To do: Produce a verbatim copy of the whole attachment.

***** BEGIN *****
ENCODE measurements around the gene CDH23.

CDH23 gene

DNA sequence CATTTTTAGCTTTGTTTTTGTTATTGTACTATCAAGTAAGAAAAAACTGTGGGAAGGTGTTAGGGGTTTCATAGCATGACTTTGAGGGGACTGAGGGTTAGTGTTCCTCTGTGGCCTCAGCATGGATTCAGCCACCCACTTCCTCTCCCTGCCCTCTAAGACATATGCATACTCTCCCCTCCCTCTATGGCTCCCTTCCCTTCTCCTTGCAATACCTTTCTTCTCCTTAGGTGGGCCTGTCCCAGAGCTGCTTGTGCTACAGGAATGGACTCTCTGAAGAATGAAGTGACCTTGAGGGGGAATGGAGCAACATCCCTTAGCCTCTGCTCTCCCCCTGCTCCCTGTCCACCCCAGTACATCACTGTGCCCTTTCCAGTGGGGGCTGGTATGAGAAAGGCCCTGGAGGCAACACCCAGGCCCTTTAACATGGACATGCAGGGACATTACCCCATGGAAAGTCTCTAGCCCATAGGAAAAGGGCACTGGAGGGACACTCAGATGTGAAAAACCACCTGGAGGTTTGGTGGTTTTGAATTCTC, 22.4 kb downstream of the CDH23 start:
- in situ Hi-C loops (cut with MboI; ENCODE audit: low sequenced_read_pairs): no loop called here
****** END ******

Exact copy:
ENCODE measurements around the gene CDH23.

CDH23 gene

DNA sequence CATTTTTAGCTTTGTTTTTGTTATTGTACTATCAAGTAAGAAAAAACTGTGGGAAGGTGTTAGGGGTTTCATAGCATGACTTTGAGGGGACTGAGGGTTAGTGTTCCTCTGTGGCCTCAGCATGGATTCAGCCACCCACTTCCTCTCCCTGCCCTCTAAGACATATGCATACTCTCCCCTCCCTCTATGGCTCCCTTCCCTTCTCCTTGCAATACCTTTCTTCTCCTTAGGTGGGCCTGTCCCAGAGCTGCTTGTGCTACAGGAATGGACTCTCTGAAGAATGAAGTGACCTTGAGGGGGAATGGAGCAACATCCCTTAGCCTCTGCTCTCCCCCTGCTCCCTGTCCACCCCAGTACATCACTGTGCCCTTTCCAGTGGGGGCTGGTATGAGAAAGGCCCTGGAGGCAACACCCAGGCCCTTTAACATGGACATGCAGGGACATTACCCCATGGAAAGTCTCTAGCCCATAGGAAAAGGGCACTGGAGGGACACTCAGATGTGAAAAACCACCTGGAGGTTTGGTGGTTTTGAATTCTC, 22.4 kb downstream of the CDH23 start:
- in situ Hi-C loops (cut with MboI; ENCODE audit: low sequenced_read_pairs): no loop called here